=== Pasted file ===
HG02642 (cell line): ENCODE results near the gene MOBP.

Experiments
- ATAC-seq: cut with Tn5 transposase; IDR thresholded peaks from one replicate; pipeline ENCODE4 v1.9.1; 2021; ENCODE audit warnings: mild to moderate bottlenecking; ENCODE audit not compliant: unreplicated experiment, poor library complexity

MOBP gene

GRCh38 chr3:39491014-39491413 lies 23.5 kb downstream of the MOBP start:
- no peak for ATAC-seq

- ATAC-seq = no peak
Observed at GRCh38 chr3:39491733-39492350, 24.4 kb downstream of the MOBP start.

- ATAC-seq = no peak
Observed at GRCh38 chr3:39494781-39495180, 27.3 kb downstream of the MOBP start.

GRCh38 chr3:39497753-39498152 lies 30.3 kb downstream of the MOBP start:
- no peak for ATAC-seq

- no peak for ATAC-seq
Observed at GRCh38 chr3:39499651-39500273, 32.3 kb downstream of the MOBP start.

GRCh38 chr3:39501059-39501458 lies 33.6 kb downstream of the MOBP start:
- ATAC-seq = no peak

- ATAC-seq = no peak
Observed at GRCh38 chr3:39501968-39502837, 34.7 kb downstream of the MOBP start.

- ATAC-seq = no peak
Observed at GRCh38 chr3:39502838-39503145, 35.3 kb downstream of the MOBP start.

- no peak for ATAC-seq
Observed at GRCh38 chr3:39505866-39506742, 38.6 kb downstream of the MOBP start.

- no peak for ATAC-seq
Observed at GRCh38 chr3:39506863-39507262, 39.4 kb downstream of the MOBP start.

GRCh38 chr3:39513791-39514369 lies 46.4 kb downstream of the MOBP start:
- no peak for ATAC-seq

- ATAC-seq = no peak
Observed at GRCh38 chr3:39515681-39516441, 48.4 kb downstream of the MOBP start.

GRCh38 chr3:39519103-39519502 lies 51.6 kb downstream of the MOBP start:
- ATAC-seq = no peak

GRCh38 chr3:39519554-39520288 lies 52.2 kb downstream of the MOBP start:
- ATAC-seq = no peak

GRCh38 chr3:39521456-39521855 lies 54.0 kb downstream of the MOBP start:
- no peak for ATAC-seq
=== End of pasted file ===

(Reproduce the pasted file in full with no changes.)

HG02642 (cell line): ENCODE results near the gene MOBP.

Experiments
- ATAC-seq: cut with Tn5 transposase; IDR thresholded peaks from one replicate; pipeline ENCODE4 v1.9.1; 2021; ENCODE audit warnings: mild to moderate bottlenecking; ENCODE audit not compliant: unreplicated experiment, poor library complexity

MOBP gene

GRCh38 chr3:39491014-39491413 lies 23.5 kb downstream of the MOBP start:
- no peak for ATAC-seq

- ATAC-seq = no peak
Observed at GRCh38 chr3:39491733-39492350, 24.4 kb downstream of the MOBP start.

- ATAC-seq = no peak
Observed at GRCh38 chr3:39494781-39495180, 27.3 kb downstream of the MOBP start.

GRCh38 chr3:39497753-39498152 lies 30.3 kb downstream of the MOBP start:
- no peak for ATAC-seq

- no peak for ATAC-seq
Observed at GRCh38 chr3:39499651-39500273, 32.3 kb downstream of the MOBP start.

GRCh38 chr3:39501059-39501458 lies 33.6 kb downstream of the MOBP start:
- ATAC-seq = no peak

- ATAC-seq = no peak
Observed at GRCh38 chr3:39501968-39502837, 34.7 kb downstream of the MOBP start.

- ATAC-seq = no peak
Observed at GRCh38 chr3:39502838-39503145, 35.3 kb downstream of the MOBP start.

- no peak for ATAC-seq
Observed at GRCh38 chr3:39505866-39506742, 38.6 kb downstream of the MOBP start.

- no peak for ATAC-seq
Observed at GRCh38 chr3:39506863-39507262, 39.4 kb downstream of the MOBP start.

GRCh38 chr3:39513791-39514369 lies 46.4 kb downstream of the MOBP start:
- no peak for ATAC-seq

- ATAC-seq = no peak
Observed at GRCh38 chr3:39515681-39516441, 48.4 kb downstream of the MOBP start.

GRCh38 chr3:39519103-39519502 lies 51.6 kb downstream of the MOBP start:
- ATAC-seq = no peak

GRCh38 chr3:39519554-39520288 lies 52.2 kb downstream of the MOBP start:
- ATAC-seq = no peak

GRCh38 chr3:39521456-39521855 lies 54.0 kb downstream of the MOBP start:
- no peak for ATAC-seq